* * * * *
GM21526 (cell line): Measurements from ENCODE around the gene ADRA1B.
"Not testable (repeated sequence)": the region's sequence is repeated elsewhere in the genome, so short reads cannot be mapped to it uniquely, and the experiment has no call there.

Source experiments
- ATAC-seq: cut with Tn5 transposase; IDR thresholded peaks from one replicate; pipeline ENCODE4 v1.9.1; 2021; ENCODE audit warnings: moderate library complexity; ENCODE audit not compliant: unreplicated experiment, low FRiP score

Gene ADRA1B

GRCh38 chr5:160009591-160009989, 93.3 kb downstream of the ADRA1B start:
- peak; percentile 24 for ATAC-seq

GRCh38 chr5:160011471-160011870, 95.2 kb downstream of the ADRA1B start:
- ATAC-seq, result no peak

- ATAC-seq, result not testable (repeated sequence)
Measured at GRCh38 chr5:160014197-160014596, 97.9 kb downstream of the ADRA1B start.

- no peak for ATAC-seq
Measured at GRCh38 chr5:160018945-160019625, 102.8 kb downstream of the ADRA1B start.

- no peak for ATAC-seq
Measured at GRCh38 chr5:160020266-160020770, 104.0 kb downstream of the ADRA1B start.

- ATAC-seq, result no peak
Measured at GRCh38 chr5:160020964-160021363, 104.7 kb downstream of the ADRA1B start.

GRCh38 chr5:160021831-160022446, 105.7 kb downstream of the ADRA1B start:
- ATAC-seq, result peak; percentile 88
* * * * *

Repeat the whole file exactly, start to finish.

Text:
GM21526 (cell line): Measurements from ENCODE around the gene ADRA1B.
"Not testable (repeated sequence)": the region's sequence is repeated elsewhere in the genome, so short reads cannot be mapped to it uniquely, and the experiment has no call there.

Source experiments
- ATAC-seq: cut with Tn5 transposase; IDR thresholded peaks from one replicate; pipeline ENCODE4 v1.9.1; 2021; ENCODE audit warnings: moderate library complexity; ENCODE audit not compliant: unreplicated experiment, low FRiP score

Gene ADRA1B

GRCh38 chr5:160009591-160009989, 93.3 kb downstream of the ADRA1B start:
- peak; percentile 24 for ATAC-seq

GRCh38 chr5:160011471-160011870, 95.2 kb downstream of the ADRA1B start:
- ATAC-seq, result no peak

- ATAC-seq, result not testable (repeated sequence)
Measured at GRCh38 chr5:160014197-160014596, 97.9 kb downstream of the ADRA1B start.

- no peak for ATAC-seq
Measured at GRCh38 chr5:160018945-160019625, 102.8 kb downstream of the ADRA1B start.

- no peak for ATAC-seq
Measured at GRCh38 chr5:160020266-160020770, 104.0 kb downstream of the ADRA1B start.

- ATAC-seq, result no peak
Measured at GRCh38 chr5:160020964-160021363, 104.7 kb downstream of the ADRA1B start.

GRCh38 chr5:160021831-160022446, 105.7 kb downstream of the ADRA1B start:
- ATAC-seq, result peak; percentile 88